MPSP Lecture Series 2022
Firsthand photonics research news - join the free lectures of our Fellows!
The science of light has just as many facets as light itself - from nanophotonics to quantum optics or strongfield physics there are countless interesting fields of research. Our MPSP Fellows, i.e. researchers, are active in many of them. At universities and non-university research institutions, they work to elicit all the secrets of light and to make it usable for mankind in a wide variety of ways.
And now you can get some insights into this research! From end of August to November 2022 we’ll again have an exciting MPSP Lecture Series for you (almost) every Wednesday at 5 p.m. CET (= 3 p.m. UTC | 11 a.m. EDT | 8.30 p.m. IST). A MPSP Fellow reports 45 minutes on her/his research. Afterwards, you can ask and discuss questions for 15 minutes.
The lecture series is completely free and takes place virtually via Zoom. All you have to do is to register here.
[Registration links and abstracts of the Lectures will be available on this site from July.]
Research topic: Theory of ultrafast processes with X-ray light
Prof. Rohringer is Leading Scientist at DESY and Professor of Physics at the University of Hamburg. Her research includes fundamental processes of the interaction of ultrashort X-ray pulses from X-ray free-electron lasers with matter.
Lecture Topic: A T-matrix approach to describe them all: materials, metamaterials, and metasurfaces
A T-matrix, also called transition matrix, expresses how an object converts an incident into a scattered field. The object can be classical, like a traditional scatterer for which the T-matrix can be obtained from Maxwell’s equations, or a molecule, which prompts a quantum-chemical treatment to capture its T-matrix. When combined with a renormalization of the T-matrix upon periodically arranging the object, many properties can be analytically expressed. Examples of such properties are effective material parameters or expressions of how a metasurface diffracts light. Both can be used to design optical materials inversely. In this contribution, I describe the latest developments along these lines and emphasize the combined consideration of ordinary molecular materials and materials.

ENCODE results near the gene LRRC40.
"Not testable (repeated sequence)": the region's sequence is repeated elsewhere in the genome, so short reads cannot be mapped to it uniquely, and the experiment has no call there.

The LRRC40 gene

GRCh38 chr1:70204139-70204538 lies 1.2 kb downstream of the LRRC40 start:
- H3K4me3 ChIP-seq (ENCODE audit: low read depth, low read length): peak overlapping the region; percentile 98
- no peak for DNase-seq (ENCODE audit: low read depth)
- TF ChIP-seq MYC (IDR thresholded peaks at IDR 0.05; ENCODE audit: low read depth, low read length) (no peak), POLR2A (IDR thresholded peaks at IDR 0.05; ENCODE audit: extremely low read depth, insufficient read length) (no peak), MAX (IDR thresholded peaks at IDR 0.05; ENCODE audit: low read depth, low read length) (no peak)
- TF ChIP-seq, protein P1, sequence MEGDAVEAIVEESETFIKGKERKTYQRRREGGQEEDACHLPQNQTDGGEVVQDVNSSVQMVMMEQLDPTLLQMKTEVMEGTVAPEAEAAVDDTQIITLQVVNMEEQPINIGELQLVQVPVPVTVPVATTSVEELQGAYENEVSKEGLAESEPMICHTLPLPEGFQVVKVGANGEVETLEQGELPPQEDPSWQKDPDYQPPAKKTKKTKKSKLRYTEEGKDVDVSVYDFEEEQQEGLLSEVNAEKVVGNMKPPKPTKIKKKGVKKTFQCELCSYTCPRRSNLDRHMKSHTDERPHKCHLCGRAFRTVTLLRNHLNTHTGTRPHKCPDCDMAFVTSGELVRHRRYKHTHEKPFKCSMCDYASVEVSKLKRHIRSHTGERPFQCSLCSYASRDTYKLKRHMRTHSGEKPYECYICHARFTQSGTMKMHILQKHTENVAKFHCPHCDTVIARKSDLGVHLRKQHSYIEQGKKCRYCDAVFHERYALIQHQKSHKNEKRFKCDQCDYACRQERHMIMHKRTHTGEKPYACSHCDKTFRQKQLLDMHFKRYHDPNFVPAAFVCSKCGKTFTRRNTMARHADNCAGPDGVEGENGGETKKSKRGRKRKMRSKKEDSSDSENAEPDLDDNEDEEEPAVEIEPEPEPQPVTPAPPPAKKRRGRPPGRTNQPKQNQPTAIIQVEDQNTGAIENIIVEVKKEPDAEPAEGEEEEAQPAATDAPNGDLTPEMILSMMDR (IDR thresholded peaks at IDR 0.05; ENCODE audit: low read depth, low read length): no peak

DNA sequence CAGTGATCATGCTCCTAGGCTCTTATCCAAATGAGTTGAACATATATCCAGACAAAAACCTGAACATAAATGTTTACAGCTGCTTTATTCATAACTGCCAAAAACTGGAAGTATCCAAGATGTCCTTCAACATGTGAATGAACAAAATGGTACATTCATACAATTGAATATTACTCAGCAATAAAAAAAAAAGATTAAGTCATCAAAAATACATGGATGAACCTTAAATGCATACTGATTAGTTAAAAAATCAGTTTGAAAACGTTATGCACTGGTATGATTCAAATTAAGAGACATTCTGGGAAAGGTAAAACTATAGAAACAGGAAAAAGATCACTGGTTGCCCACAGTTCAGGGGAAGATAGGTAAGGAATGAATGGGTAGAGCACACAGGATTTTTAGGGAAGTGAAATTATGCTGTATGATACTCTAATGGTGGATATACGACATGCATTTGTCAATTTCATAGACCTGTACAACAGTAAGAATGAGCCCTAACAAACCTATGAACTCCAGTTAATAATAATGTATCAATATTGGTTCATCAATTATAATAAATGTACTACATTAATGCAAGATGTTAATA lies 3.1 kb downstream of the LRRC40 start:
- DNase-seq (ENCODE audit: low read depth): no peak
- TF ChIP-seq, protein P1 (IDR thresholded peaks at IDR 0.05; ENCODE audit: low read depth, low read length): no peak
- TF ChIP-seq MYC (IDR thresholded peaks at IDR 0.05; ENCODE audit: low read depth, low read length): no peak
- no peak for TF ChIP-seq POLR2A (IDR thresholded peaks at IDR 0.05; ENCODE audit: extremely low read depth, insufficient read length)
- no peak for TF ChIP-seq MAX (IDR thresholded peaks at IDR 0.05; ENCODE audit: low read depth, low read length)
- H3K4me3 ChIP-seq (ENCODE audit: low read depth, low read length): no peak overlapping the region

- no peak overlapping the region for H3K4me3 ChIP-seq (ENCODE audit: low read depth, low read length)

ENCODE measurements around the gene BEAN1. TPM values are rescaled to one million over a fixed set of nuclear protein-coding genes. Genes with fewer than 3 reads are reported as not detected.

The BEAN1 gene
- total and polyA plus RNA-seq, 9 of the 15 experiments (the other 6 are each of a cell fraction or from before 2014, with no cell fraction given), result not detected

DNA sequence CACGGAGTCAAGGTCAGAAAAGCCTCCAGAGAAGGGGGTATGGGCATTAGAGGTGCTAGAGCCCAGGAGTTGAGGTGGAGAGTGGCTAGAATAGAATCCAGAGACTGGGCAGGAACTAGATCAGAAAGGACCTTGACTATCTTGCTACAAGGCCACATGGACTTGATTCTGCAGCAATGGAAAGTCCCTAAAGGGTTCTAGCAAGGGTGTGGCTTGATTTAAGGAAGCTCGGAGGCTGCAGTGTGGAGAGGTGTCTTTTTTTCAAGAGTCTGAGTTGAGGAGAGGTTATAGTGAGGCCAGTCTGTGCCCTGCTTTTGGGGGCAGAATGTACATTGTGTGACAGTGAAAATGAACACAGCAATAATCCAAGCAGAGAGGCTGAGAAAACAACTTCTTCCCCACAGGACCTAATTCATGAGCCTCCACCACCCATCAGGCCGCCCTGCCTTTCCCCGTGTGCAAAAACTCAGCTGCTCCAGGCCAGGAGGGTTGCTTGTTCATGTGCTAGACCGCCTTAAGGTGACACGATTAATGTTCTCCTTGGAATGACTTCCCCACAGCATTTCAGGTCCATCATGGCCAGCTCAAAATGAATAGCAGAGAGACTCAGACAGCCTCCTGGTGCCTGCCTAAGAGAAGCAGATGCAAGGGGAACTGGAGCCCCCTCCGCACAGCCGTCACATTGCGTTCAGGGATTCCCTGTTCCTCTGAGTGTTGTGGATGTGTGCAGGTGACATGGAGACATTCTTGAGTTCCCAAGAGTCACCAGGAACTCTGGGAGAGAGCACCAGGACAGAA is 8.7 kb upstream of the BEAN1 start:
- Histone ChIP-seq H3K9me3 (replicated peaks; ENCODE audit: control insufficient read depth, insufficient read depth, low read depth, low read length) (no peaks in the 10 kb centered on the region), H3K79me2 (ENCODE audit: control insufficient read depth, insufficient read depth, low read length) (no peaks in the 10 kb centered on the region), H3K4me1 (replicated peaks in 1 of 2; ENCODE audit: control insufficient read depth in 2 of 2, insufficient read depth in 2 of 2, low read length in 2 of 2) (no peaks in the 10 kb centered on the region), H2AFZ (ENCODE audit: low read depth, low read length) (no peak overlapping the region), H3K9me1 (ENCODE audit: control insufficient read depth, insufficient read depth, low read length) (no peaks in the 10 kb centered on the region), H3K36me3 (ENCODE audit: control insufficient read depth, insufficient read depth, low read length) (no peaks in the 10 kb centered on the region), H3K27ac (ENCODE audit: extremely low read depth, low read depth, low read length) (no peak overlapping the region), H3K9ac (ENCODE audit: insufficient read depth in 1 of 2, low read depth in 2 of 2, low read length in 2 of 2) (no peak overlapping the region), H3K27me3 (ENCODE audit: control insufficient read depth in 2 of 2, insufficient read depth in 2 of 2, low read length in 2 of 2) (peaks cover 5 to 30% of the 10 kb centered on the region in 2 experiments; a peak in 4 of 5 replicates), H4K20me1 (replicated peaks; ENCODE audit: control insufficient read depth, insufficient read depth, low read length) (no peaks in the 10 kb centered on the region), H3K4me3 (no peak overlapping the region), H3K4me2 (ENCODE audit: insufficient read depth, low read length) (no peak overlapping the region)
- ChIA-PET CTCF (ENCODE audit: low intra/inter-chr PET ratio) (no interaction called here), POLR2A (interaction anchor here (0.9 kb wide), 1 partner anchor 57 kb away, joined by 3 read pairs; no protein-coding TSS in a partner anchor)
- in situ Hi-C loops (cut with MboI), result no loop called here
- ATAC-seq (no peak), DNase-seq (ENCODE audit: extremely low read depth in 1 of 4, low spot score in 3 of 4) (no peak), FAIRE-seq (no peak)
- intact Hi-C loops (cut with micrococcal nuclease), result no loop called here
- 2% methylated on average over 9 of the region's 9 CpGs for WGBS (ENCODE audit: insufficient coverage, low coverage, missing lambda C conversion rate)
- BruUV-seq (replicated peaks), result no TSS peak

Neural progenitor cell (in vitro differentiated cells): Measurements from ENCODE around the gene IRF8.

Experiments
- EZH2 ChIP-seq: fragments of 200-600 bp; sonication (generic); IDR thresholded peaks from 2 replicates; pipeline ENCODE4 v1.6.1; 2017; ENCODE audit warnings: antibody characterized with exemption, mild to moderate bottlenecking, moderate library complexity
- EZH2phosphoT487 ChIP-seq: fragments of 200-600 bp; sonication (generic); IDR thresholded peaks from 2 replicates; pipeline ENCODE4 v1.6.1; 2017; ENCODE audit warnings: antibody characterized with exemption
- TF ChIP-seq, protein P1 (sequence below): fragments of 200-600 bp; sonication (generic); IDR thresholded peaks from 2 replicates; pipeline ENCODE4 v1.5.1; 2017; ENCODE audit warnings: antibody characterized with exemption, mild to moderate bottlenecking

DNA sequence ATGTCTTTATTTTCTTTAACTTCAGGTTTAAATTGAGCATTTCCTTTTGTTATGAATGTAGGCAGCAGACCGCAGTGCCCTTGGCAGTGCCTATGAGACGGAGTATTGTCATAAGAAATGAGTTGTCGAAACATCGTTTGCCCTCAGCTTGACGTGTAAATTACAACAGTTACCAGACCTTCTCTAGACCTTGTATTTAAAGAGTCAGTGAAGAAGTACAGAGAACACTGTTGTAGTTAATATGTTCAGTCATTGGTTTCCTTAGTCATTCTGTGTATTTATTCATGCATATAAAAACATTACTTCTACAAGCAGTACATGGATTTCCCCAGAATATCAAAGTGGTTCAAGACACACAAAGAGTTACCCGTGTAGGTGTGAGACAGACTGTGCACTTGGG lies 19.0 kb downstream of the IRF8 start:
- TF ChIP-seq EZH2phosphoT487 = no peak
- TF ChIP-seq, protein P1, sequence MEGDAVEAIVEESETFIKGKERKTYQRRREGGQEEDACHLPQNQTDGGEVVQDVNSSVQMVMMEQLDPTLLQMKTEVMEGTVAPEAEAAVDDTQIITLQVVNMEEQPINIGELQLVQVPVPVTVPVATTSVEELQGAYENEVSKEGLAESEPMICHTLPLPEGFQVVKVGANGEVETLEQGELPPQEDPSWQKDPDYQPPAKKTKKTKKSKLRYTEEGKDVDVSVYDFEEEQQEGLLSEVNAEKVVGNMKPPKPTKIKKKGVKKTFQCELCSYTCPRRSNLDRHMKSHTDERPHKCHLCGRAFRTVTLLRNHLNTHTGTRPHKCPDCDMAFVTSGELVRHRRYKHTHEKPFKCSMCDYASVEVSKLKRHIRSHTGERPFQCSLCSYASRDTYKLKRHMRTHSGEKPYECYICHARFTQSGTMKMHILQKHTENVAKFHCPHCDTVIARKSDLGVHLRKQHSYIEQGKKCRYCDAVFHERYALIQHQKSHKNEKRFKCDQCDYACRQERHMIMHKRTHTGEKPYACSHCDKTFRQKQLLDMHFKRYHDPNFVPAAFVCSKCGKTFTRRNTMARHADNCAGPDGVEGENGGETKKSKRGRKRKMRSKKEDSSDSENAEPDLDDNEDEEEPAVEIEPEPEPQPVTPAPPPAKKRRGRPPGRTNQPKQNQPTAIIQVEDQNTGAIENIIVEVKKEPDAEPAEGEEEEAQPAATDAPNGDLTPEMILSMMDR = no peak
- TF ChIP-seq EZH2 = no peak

Research Topic: Theory of Quantum Optomechanics
The MPL Theory Division, led by Florian Marquardt, deals with both the quantum and classical dynamics of systems relevant for modern optics research, especially at the interface between nanophysics and quantum optics. Topics include the theory of optomechanics, neural networks and machine learning for physics, quantum optics in superconducting circuits, transport in photonic systems, fundamental questions of quantum many-body theory, nonequilibrium nonlinear dynamics, and decoherence. The group applies a variety of approaches, ranging from analytical studies to numerical simulations.
Research topic: Coherent biomedical Raman imaging by means of ultrafast tunable laser sources
Prof. Jürgen Popp, head of the Leibnitz Institute for Photonic Technologies and professor at the Friedrich Schiller University Jena, and his research groups are particularly interested in the development and application of innovative Raman-based methods to answer biomedical questions. Raman spectroscopy and the various Raman-based technologies such as Raman microscopy, SERS or CARS are powerful tools for addressing a wide range of bioanalytical and biomedical problems such as the rapid identification of pathogens, the sensitive monitoring of low-concentration molecules (for example drugs or metabolites) or the objective clinical assessment of cell and tissue samples for early cancer detection.